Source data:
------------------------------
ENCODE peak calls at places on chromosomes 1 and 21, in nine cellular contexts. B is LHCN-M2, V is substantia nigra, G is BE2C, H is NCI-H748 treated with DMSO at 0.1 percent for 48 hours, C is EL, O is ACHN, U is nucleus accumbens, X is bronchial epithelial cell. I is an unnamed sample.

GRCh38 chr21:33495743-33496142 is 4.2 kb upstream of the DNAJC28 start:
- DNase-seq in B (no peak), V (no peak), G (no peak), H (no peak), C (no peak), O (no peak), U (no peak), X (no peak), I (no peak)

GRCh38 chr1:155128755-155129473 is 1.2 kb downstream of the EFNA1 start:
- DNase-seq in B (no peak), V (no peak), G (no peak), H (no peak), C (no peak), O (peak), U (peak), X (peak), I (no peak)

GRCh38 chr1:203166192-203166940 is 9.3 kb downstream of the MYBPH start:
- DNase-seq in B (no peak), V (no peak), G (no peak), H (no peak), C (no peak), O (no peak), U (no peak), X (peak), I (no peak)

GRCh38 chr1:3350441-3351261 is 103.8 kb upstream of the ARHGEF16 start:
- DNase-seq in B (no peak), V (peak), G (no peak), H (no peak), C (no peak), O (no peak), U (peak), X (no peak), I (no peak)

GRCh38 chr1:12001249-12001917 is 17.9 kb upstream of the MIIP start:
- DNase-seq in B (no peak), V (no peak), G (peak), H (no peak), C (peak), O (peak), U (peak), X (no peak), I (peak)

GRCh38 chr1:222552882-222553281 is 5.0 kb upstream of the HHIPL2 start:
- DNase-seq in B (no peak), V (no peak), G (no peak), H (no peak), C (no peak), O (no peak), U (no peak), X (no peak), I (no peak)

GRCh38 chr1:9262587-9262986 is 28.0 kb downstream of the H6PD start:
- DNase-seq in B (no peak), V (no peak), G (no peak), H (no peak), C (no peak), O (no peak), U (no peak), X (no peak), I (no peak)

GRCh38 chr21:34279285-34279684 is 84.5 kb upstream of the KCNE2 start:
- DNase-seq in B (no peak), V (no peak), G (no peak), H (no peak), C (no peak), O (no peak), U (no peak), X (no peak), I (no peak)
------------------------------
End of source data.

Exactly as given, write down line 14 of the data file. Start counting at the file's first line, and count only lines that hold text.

GRCh38 chr1:9262587-9262986 is 28.0 kb downstream of the H6PD start: